With Facebook’s constantly changing privacy policies, it can be tricky to know just what information you are putting out there when you use the world’s largest social network. We’ve put together a list of some of the biggest concerns and how you can protect your identity while still connecting with your friends and favorite brands.
Concern #1 – Everyone can see everything you are doing.
Solution – While the default privacy settings created by Facebook will allow any user to see your photos, basic information and interests; it’s actually easy to control what people see when they look at your facebook profile.
Here’s how to lock-down your privacy on Facebook:
Note – keep your “can comment on my post” option set to everyone. Otherwise if you post on a business page, they won’t be able to respond back!
Concern #2- If I like a page, they will have the same access as my facebook “friends”
Solution – “Liking” a page on facebook provides businesses no additional access to your information. The company will only be able to see the same information as someone who searched your name and isn’t your friend. Again, if you have set your privacy settings to a level that you are comfortable with, you should be free to “like” away.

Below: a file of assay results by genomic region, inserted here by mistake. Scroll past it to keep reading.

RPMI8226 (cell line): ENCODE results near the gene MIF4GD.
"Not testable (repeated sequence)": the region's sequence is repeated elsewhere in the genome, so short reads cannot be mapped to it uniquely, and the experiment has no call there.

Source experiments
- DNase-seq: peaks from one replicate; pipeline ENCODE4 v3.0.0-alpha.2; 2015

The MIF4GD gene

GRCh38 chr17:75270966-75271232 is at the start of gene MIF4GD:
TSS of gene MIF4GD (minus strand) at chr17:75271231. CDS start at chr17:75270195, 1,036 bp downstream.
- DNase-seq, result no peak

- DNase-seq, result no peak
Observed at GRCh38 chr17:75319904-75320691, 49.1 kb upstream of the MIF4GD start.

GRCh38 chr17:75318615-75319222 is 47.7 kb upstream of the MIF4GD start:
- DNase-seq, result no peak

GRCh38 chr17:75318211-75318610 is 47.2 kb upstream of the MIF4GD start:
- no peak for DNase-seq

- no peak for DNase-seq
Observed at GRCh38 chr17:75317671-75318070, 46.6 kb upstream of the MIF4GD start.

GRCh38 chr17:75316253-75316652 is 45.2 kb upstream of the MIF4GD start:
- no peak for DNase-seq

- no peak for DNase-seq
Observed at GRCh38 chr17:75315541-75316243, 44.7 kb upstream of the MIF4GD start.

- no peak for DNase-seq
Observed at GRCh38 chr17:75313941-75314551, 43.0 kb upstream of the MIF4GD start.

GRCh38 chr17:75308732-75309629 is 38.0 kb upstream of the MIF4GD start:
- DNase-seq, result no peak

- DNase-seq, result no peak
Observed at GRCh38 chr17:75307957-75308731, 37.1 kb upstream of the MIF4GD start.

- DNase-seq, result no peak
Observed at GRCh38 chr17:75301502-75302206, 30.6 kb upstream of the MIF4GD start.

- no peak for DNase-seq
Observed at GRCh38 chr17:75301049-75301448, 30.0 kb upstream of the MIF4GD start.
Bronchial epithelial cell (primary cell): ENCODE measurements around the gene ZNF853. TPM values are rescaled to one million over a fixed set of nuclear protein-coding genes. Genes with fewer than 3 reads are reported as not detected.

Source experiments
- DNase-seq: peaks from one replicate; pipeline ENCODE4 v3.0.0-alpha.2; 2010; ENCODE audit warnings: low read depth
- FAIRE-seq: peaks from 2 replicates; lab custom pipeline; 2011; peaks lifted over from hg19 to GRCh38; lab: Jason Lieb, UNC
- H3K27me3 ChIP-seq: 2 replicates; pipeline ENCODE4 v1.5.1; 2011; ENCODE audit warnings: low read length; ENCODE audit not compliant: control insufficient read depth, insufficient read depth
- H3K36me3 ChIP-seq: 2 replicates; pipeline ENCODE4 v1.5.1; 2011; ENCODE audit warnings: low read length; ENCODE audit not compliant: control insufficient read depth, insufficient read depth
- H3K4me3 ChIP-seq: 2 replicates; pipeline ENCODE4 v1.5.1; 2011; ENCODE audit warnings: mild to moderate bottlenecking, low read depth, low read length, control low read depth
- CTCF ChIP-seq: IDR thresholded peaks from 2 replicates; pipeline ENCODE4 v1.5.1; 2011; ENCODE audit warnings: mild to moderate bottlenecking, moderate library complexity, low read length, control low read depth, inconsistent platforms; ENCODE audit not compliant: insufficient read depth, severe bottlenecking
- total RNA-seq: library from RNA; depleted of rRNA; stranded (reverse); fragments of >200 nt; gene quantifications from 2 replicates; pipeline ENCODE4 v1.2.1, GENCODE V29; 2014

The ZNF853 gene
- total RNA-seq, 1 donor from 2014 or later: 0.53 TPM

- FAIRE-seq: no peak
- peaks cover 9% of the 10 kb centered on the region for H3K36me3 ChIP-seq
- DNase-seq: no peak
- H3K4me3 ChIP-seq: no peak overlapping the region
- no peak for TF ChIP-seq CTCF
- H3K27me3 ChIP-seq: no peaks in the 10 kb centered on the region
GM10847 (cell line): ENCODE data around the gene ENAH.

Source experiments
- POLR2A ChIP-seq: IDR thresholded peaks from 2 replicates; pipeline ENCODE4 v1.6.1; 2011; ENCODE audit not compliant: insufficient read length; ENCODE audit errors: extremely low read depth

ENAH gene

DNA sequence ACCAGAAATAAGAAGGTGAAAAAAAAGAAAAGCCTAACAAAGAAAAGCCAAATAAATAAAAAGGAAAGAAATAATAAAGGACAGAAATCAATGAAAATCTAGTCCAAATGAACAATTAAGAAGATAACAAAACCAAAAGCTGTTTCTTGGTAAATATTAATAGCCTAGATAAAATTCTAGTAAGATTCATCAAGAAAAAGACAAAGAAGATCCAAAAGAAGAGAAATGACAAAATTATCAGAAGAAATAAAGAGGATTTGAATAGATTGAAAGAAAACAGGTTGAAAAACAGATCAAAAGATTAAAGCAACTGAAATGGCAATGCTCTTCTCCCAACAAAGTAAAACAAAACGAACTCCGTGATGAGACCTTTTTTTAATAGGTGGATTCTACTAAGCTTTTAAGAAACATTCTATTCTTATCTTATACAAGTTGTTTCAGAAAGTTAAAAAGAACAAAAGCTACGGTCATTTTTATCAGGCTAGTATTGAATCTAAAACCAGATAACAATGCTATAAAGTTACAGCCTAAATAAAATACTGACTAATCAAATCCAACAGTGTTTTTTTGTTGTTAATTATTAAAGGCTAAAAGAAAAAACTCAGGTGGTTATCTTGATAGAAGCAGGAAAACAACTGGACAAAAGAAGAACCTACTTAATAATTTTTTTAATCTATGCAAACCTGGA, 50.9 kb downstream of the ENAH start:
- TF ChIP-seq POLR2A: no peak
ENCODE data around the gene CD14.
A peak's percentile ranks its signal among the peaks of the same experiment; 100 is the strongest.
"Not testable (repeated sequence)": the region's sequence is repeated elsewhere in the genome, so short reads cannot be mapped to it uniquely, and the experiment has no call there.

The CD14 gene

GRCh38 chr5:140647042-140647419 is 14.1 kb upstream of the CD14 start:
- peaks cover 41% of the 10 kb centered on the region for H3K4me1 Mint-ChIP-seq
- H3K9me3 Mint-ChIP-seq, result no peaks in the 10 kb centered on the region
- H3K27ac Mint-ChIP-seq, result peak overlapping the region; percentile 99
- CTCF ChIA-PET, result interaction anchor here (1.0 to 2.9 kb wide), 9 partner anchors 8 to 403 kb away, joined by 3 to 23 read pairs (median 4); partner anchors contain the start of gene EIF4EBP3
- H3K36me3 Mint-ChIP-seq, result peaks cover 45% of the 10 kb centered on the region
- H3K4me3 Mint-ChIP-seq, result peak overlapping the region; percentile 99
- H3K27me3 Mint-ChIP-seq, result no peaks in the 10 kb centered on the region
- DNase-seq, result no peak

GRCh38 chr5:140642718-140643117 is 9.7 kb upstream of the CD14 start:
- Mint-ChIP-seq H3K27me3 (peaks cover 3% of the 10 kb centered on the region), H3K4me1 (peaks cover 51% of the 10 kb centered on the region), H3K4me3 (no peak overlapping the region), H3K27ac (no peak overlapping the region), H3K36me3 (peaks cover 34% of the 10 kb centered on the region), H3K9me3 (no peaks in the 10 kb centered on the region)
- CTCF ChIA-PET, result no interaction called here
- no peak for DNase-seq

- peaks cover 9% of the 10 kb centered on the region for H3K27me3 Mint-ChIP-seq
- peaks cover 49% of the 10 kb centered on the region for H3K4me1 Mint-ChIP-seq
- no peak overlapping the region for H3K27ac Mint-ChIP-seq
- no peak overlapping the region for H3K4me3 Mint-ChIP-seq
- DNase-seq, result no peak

Concern #3 – Facebook tells companies everything that I am doing.
Solution – Facebook does keep information about everyone who has an account but your individual information isn’t sold or traded to any company. Instead, facebook combines your data with everyone else’s and creates an anonymous database. Advertisers can’t pull out individual data or target individuals.
If you feel like the ads on the side of your page are very targeted towards you, it’s because companies can select the habits, locations or preferences they want to advertise to. For example, if you like a particular business’ page, you may receive ads for that company because they are advertising to everybody who “likes” their page.
Do you have any other concerns that you would like us to target? Let us know in the comment section of this post.